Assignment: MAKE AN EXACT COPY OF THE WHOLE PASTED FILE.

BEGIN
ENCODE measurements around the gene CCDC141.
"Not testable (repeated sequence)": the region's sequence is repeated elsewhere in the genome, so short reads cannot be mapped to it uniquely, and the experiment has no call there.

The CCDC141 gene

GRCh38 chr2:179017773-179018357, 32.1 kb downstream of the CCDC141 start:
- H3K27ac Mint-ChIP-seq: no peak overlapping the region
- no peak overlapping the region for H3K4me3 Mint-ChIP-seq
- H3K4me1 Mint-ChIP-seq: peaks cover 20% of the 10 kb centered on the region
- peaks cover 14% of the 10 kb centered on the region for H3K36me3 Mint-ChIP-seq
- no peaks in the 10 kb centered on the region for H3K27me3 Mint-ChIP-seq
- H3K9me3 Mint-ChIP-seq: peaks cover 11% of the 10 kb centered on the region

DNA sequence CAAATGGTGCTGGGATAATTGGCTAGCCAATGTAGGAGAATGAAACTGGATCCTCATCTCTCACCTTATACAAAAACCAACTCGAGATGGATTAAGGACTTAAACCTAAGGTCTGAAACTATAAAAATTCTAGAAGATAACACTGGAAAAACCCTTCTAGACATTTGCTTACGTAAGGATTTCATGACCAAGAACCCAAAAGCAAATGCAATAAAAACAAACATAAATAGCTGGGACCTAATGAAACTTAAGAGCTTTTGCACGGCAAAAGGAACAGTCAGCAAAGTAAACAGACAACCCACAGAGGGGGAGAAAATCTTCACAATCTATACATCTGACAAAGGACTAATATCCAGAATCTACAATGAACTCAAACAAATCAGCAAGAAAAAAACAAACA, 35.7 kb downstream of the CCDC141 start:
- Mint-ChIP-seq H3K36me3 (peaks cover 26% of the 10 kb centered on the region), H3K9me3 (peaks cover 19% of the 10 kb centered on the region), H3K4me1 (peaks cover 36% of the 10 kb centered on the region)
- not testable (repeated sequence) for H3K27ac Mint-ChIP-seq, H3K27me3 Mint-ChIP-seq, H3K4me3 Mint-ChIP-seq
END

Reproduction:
ENCODE measurements around the gene CCDC141.
"Not testable (repeated sequence)": the region's sequence is repeated elsewhere in the genome, so short reads cannot be mapped to it uniquely, and the experiment has no call there.

The CCDC141 gene

GRCh38 chr2:179017773-179018357, 32.1 kb downstream of the CCDC141 start:
- H3K27ac Mint-ChIP-seq: no peak overlapping the region
- no peak overlapping the region for H3K4me3 Mint-ChIP-seq
- H3K4me1 Mint-ChIP-seq: peaks cover 20% of the 10 kb centered on the region
- peaks cover 14% of the 10 kb centered on the region for H3K36me3 Mint-ChIP-seq
- no peaks in the 10 kb centered on the region for H3K27me3 Mint-ChIP-seq
- H3K9me3 Mint-ChIP-seq: peaks cover 11% of the 10 kb centered on the region

DNA sequence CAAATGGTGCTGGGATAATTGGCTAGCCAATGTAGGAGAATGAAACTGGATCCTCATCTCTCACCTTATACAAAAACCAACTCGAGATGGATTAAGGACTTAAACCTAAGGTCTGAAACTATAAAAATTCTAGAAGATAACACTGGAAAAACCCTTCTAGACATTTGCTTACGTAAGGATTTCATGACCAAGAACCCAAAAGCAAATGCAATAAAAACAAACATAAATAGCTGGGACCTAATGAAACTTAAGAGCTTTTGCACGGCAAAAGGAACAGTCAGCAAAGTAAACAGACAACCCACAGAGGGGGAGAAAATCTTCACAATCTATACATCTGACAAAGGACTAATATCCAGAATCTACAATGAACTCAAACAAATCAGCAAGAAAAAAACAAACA, 35.7 kb downstream of the CCDC141 start:
- Mint-ChIP-seq H3K36me3 (peaks cover 26% of the 10 kb centered on the region), H3K9me3 (peaks cover 19% of the 10 kb centered on the region), H3K4me1 (peaks cover 36% of the 10 kb centered on the region)
- not testable (repeated sequence) for H3K27ac Mint-ChIP-seq, H3K27me3 Mint-ChIP-seq, H3K4me3 Mint-ChIP-seq